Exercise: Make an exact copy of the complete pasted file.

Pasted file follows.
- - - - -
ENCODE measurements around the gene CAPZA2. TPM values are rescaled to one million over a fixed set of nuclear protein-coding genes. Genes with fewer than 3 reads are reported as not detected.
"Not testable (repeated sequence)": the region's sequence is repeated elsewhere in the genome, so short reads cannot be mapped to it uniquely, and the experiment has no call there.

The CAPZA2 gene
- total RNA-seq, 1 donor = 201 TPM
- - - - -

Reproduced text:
ENCODE measurements around the gene CAPZA2. TPM values are rescaled to one million over a fixed set of nuclear protein-coding genes. Genes with fewer than 3 reads are reported as not detected.
"Not testable (repeated sequence)": the region's sequence is repeated elsewhere in the genome, so short reads cannot be mapped to it uniquely, and the experiment has no call there.

The CAPZA2 gene
- total RNA-seq, 1 donor = 201 TPM